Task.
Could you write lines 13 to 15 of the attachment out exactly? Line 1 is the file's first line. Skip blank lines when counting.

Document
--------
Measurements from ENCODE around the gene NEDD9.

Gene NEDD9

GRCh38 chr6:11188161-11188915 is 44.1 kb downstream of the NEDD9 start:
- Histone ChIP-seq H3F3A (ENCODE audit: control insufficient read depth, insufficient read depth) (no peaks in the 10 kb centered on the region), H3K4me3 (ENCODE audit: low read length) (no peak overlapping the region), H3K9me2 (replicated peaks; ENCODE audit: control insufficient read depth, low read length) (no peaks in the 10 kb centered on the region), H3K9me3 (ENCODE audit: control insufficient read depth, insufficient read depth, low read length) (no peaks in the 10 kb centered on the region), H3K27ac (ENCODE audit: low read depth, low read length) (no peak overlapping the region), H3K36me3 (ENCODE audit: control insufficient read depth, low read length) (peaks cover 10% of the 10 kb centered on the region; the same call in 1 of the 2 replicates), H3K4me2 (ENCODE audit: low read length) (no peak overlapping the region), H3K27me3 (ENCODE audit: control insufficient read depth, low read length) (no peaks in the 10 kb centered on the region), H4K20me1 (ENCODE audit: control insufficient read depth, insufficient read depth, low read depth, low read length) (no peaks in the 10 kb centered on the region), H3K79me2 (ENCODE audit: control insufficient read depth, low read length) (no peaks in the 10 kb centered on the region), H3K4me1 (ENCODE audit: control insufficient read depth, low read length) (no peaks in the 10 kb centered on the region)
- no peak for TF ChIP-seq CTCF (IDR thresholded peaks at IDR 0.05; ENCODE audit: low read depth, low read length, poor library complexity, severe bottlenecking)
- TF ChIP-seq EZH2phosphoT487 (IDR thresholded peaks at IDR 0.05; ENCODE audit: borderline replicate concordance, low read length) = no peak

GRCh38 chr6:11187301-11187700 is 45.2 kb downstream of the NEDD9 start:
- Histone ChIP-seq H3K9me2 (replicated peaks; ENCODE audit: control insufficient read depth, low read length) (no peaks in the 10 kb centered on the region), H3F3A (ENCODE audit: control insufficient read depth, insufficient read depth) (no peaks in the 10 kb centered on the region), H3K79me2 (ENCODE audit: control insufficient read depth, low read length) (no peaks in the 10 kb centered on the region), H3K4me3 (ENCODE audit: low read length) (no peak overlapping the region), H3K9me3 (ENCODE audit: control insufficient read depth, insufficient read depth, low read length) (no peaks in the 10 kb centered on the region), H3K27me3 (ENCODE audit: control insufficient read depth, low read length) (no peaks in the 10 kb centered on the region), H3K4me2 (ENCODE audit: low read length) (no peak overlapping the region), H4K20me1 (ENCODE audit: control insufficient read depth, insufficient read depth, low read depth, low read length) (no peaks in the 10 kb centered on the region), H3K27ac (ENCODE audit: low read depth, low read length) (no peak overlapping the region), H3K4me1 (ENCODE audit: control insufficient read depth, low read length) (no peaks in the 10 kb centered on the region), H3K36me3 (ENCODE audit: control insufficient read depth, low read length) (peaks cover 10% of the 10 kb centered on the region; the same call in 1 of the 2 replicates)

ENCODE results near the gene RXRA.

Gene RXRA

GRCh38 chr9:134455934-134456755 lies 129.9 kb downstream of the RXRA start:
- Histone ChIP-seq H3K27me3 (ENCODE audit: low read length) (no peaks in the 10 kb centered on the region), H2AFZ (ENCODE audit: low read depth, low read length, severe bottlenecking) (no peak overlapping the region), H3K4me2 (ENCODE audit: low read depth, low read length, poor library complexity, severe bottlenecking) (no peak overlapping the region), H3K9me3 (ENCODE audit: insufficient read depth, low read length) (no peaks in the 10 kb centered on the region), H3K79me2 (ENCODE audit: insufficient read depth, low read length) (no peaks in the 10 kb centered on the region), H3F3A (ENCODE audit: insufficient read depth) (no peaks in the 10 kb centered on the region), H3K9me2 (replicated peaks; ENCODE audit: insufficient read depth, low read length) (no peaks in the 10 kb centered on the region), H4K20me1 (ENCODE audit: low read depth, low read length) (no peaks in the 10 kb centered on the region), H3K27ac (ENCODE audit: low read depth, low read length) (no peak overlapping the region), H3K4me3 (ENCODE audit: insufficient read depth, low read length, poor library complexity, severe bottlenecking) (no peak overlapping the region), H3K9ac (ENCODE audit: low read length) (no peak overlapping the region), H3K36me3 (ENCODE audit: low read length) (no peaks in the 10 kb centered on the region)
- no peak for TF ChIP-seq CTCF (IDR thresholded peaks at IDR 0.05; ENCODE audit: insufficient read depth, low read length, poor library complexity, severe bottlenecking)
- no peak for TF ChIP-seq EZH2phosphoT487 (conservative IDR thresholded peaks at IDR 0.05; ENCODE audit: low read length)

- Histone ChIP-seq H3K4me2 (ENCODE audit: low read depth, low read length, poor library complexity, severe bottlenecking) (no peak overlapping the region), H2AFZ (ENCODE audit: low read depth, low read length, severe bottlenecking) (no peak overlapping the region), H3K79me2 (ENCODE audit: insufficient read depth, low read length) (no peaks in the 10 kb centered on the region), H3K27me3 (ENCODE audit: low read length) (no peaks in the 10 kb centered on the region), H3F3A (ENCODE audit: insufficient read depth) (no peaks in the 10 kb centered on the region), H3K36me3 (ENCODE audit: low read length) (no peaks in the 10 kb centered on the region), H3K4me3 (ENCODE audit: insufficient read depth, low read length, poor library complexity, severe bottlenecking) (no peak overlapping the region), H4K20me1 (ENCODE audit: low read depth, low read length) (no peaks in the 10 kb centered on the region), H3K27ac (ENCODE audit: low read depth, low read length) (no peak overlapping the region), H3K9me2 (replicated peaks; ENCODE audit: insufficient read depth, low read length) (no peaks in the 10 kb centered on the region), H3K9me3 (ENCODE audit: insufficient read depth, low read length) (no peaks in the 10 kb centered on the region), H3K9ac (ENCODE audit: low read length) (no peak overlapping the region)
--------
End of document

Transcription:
- no peak for TF ChIP-seq CTCF (IDR thresholded peaks at IDR 0.05; ENCODE audit: insufficient read depth, low read length, poor library complexity, severe bottlenecking)
- no peak for TF ChIP-seq EZH2phosphoT487 (conservative IDR thresholded peaks at IDR 0.05; ENCODE audit: low read length)

- Histone ChIP-seq H3K4me2 (ENCODE audit: low read depth, low read length, poor library complexity, severe bottlenecking) (no peak overlapping the region), H2AFZ (ENCODE audit: low read depth, low read length, severe bottlenecking) (no peak overlapping the region), H3K79me2 (ENCODE audit: insufficient read depth, low read length) (no peaks in the 10 kb centered on the region), H3K27me3 (ENCODE audit: low read length) (no peaks in the 10 kb centered on the region), H3F3A (ENCODE audit: insufficient read depth) (no peaks in the 10 kb centered on the region), H3K36me3 (ENCODE audit: low read length) (no peaks in the 10 kb centered on the region), H3K4me3 (ENCODE audit: insufficient read depth, low read length, poor library complexity, severe bottlenecking) (no peak overlapping the region), H4K20me1 (ENCODE audit: low read depth, low read length) (no peaks in the 10 kb centered on the region), H3K27ac (ENCODE audit: low read depth, low read length) (no peak overlapping the region), H3K9me2 (replicated peaks; ENCODE audit: insufficient read depth, low read length) (no peaks in the 10 kb centered on the region), H3K9me3 (ENCODE audit: insufficient read depth, low read length) (no peaks in the 10 kb centered on the region), H3K9ac (ENCODE audit: low read length) (no peak overlapping the region)